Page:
Microsoft issues patch for hole in IE

Microsoft Corp. now has a patch available for the security hole in Internet Explorer Versions 5.5 and 6 that can expose cookie data to malicious hackers.

The vulnerability was first publicized last week by Online Solutions Ltd., a Finnish security firm that alerted Microsoft to the vulnerability Nov. 1 but released the existence and details of the exploit before Microsoft issued a patch.

Microsoft then posted an advisory and recommended that users disable Active Scripts in IE to prevent their cookie data from being stolen. However, disabling active scripts also renders some Web sites unusable.

The vulnerability lies in the ability of a malicious hacker to write an intentionally malformed URL in a Web page address. The action allows a hacker to see the cookies deposited by other Web sites on the user's hard drive. While proper security practice wouldn't allow sensitive information to be stored in those cookies, some Web sites do place credit card and other personal information in the cookies.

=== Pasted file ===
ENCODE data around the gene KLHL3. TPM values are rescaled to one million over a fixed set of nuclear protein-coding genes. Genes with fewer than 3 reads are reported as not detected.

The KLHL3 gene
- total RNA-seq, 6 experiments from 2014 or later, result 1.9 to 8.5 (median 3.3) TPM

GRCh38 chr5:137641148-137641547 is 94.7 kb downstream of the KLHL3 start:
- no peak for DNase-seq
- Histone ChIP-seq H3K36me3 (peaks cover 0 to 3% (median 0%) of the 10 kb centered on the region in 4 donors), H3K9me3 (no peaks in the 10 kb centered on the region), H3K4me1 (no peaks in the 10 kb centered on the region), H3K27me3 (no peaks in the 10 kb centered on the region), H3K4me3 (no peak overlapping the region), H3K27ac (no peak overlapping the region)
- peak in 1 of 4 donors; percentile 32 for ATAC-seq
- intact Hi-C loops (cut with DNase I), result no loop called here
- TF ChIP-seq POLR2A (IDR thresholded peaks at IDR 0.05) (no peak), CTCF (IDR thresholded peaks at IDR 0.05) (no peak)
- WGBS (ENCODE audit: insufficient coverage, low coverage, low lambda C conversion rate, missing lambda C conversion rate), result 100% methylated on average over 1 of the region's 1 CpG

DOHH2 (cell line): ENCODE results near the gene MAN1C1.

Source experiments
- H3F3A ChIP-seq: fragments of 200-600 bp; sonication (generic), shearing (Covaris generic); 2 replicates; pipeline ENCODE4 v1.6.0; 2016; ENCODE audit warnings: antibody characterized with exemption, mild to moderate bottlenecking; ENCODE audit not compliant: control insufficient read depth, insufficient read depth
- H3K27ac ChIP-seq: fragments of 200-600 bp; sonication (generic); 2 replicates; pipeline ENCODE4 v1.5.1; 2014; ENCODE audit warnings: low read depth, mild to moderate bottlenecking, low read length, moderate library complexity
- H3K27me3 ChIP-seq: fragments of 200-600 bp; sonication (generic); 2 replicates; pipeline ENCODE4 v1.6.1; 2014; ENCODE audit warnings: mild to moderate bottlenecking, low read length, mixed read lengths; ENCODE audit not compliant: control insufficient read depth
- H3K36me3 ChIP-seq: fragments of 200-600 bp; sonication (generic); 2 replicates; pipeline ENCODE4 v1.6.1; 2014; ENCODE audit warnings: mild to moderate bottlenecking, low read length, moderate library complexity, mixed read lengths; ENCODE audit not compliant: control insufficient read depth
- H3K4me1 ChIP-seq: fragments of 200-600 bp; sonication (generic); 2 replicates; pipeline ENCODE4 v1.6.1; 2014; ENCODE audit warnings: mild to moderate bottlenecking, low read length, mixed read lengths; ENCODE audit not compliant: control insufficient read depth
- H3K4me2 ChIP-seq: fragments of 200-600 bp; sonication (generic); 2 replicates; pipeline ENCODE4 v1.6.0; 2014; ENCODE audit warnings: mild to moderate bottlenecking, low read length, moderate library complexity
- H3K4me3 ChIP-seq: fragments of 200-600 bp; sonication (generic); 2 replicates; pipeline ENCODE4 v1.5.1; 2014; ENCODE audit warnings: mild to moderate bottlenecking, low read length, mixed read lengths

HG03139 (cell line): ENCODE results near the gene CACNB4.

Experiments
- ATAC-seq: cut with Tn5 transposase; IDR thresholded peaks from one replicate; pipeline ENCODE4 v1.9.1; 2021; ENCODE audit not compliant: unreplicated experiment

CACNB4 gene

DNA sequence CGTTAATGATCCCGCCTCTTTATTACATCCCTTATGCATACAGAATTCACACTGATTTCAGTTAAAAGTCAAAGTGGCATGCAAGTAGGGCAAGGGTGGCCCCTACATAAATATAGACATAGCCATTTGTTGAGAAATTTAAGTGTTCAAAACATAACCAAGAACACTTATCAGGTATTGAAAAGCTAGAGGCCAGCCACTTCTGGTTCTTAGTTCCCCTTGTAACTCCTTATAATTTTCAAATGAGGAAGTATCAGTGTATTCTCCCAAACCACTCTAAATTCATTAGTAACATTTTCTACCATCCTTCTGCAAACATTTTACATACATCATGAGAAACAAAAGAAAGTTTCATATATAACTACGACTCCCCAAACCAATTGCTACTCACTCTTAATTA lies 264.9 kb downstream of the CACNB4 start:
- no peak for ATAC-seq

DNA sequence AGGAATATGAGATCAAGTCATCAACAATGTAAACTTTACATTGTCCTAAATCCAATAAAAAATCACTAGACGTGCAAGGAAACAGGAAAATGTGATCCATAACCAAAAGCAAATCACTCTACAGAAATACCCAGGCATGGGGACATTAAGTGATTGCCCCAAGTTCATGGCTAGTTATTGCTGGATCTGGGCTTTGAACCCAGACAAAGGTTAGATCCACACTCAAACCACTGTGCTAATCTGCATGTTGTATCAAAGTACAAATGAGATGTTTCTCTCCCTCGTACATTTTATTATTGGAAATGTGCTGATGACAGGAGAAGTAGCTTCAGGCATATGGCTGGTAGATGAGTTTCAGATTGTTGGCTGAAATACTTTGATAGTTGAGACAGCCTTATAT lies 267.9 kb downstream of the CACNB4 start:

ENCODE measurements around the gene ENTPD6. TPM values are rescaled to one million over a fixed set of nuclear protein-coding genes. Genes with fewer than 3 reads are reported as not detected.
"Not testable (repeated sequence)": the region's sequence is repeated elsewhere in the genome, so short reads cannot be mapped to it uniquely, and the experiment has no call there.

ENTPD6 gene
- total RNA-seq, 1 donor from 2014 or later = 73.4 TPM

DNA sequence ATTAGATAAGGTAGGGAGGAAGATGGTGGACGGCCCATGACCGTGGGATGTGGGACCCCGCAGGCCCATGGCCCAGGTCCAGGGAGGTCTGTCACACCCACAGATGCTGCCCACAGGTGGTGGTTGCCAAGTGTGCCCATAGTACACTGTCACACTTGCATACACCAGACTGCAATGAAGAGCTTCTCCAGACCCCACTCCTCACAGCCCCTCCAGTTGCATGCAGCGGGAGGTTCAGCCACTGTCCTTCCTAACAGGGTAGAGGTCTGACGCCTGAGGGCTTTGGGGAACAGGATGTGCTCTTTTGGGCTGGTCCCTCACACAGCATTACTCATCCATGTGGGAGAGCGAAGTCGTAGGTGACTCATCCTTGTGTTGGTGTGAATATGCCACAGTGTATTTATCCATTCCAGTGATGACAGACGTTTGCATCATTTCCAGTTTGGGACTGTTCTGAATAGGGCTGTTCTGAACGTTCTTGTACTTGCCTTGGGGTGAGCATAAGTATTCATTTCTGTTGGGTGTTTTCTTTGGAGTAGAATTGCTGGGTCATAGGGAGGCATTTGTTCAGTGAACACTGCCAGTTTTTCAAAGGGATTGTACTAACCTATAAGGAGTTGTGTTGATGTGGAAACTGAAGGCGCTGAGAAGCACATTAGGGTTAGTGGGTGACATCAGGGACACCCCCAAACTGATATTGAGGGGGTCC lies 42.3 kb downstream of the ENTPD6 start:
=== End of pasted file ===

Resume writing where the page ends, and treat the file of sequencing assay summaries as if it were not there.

A malformed Web address link in an HTML e-mail would also expose cookie data.

The patch shuts the ability of one Web site to grab information left by another Web site. The patch also addresses three previously undisclosed problems, according to the revised bulletin.

"The first two involve how IE handles cookies across domains," the bulletin states. "Although the underlying flaws are completely unrelated, the scope is exactly the same -- in each case, a malicious user could potentially craft a URL that would allow them to gain unauthorized access to a user's cookies and potentially modify the values contained in them."

The bulletin goes on to say that "the third vulnerability is a new variant of a vulnerability discussed in Microsoft Security Bulletin MS01-051 affecting how IE handles URLs that include dotless IP addresses. ... [IE] would treat the site as an intranet site, and open pages on the site in the Intranet Zone rather than the correct zone. This would allow the site to run with fewer security restrictions than appropriate. This vulnerability does not affect IE 6."

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Jennifer DiSabatino

Computerworld
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